African American race was associated with longer survival in non-clear cell metastatic renal cell carcinoma compared with Hispanic and Caucasian patients.
African American race was associated with prolonged survival in non-clear cell metastatic renal cell carcinoma, according to data published in Cancer Causes & Control.
However, African American race was also associated with lower survival rates in clear cell metastatic renal cell carcinoma.
Researchers looked at data from the Surveillance, Epidemiology, and End Results (SEER) registry to test the association between African American race with metastatic renal cell carcinoma (mRCC) as the association between race and survival in the disease is controversial. According to researchers, the effect of the patient’s race remains unclear on the survival rates but there is a survival disadvantage between Caucasian patients and African American patients in RCC.
Looking at the SEER data from 2006 to 2015 they identified African American, Hispanic and Caucasian patients with clear cell metastatic renal cell carcinoma (ccmRCC) and non-clear cell metastatic renal cell carcinoma (non-ccmRCC). The data was then stratified according to the histology and treatments of the patients into four different categories: No treatment, systematic therapy, cytoreductive nephrectomy and systematic therapy combined with cytoreductive nephrectomy.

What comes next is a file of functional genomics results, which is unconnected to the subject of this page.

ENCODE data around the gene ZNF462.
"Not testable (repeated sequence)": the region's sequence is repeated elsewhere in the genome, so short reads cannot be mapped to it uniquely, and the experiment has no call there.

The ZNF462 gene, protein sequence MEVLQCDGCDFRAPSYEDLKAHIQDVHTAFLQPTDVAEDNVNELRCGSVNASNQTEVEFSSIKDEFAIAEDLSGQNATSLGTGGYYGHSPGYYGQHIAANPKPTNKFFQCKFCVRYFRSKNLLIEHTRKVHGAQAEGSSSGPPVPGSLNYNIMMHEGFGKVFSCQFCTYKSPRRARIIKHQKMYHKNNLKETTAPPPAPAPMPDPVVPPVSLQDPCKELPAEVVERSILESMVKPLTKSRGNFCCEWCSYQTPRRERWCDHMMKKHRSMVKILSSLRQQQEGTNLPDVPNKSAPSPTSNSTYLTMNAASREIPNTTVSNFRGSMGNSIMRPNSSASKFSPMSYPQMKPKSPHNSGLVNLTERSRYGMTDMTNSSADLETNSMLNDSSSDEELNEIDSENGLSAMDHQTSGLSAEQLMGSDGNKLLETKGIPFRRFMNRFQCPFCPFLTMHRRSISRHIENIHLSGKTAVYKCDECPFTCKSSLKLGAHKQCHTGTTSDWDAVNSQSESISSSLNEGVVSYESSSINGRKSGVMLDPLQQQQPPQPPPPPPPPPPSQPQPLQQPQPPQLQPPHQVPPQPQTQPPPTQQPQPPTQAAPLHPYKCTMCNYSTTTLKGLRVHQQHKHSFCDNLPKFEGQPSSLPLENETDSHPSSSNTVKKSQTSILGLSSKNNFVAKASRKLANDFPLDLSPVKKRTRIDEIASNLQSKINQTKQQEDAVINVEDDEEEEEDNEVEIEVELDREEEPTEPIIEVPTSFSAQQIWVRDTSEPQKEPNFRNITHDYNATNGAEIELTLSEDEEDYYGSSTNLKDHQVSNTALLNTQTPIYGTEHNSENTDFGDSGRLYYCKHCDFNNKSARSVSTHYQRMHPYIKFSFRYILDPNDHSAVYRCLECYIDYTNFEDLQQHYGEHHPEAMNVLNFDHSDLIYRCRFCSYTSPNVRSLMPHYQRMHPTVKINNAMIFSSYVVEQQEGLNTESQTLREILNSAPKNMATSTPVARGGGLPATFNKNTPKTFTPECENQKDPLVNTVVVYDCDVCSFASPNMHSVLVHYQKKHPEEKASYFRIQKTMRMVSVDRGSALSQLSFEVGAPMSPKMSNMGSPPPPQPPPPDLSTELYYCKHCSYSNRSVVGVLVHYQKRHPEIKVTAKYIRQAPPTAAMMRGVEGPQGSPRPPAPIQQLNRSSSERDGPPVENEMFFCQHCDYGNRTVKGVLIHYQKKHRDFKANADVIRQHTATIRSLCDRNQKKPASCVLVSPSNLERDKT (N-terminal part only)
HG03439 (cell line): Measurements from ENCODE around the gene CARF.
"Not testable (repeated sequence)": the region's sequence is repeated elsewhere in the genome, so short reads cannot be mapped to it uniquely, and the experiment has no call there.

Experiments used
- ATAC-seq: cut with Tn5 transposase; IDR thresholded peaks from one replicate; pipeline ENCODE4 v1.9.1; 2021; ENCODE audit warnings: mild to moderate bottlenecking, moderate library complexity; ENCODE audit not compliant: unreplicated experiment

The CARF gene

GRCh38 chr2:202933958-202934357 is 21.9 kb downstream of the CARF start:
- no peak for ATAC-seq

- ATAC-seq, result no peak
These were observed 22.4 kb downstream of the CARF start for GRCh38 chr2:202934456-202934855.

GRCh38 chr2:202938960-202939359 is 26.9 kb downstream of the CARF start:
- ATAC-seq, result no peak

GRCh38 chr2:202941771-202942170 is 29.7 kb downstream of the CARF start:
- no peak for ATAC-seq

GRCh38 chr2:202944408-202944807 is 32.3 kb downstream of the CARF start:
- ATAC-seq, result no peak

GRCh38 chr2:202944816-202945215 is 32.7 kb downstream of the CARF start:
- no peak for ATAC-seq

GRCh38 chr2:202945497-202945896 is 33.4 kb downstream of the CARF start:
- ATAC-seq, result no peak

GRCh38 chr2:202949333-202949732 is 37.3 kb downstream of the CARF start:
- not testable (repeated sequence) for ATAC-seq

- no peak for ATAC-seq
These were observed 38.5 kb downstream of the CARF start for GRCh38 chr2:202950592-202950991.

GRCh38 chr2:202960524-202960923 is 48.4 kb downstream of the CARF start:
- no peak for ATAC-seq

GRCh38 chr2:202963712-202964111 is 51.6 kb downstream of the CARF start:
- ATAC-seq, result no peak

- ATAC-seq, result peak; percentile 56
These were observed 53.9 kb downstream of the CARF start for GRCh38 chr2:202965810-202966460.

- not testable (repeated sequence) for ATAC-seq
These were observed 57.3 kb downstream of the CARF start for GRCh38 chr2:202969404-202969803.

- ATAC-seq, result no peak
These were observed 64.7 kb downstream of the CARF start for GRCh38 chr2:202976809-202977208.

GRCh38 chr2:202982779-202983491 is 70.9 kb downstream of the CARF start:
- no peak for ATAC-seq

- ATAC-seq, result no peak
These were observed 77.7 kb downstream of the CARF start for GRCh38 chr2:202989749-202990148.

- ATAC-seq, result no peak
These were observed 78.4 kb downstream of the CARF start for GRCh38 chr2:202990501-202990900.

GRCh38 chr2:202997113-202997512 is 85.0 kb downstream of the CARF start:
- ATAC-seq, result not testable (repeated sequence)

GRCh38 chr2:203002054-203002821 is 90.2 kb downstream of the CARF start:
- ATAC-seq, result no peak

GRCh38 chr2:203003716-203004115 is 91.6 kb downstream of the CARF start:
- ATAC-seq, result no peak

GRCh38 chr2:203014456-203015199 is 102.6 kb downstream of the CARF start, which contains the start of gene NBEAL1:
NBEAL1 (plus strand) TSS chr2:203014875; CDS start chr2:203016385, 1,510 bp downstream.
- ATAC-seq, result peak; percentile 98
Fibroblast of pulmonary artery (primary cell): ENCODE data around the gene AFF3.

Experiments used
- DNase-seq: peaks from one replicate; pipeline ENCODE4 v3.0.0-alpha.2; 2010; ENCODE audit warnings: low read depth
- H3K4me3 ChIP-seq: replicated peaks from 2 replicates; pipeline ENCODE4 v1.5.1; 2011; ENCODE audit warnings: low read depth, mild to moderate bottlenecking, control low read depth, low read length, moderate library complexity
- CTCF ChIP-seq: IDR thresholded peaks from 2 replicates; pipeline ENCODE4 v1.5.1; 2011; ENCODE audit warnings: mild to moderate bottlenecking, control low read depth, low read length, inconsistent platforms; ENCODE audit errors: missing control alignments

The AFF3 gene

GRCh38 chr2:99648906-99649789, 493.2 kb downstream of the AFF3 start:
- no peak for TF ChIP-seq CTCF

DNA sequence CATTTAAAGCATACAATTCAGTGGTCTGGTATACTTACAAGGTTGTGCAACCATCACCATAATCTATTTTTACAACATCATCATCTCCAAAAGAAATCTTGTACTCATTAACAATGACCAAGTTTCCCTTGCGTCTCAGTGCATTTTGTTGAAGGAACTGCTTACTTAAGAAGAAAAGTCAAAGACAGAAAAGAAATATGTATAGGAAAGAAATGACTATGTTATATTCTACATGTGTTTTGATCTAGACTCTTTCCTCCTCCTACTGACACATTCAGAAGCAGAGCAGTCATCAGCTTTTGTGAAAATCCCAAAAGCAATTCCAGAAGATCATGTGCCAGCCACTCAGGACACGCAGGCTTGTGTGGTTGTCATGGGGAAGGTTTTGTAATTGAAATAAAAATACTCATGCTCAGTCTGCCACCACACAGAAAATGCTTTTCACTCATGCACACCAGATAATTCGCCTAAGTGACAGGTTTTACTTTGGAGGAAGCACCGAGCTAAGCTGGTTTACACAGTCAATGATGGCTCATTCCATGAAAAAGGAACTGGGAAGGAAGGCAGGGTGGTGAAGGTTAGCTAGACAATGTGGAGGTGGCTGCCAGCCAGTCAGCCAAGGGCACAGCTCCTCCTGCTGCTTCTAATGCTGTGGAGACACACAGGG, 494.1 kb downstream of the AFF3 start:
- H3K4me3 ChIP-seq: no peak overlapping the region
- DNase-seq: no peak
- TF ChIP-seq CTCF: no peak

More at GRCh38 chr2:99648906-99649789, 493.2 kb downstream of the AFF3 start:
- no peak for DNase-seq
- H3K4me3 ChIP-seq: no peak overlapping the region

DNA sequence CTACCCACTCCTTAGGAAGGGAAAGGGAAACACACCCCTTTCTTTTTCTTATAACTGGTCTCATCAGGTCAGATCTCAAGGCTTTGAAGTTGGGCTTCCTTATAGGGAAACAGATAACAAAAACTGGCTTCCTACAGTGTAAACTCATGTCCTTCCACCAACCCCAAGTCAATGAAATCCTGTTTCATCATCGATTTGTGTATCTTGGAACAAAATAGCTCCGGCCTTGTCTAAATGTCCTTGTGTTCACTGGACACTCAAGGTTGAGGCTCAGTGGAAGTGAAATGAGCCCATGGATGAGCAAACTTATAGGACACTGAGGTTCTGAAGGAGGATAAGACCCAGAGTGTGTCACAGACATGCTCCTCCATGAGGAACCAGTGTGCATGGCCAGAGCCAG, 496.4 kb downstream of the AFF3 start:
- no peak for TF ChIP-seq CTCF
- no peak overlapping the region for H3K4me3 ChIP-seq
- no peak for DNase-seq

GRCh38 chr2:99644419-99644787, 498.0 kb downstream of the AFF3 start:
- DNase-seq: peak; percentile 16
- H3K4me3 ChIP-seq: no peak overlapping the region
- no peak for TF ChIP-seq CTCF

This was done in order for the researchers to compare overall mortality rates, but also to see if there were exceptions to the way patients were treated. What they found was that the exception to their observations was the patients treated in combination with systematic therapy and cytoreductive nephrectomy for both ccmRCC and non-ccmRCC.
“Our analyses confirmed the association between African American race and higher mortality rates in ccmRCC patients, including the response to systemic therapy,” the researchers wrote. “Conversely, in non-ccmRCC, African Americans were associated with lower mortality rates, when compared to Caucasians and Hispanics, including the response to systemic therapies, CNT, or no treatment.”
Of the 473 deaths that the researchers observed, 318 were among Caucasian patients, 50 were among Hispanic patients and 105 were among African American patients. Median overall survival was 16, 11, and 10 months respectively. African American patients were associated with lower overall mortality rates than Caucasian patients.
From a total of 3,533 deaths among patients with ccmRCC, 2,684 occurred in the Caucasian population, 580 in the Hispanic population and 269 in the African American population.
However, African American patients with ccmRCC had a lower median overall survival compared with Caucasian patients and also had a higher overall mortality risk than Caucasian patients. Unmarried status, female gender and high-grade tumors were all associated with higher rates of overall mortality, except in patients with non-ccmRCC.
“Moreover, a larger proportion of African-Americans were diagnosed with mRCC in more recent years,” researchers concluded. “This finding was observed only in non-ccmRCC and is consistent with previous epidemiological reports, which suggested that the incidence rate of non-ccRCC has increased more rapidly in African- Americans than Caucasians.”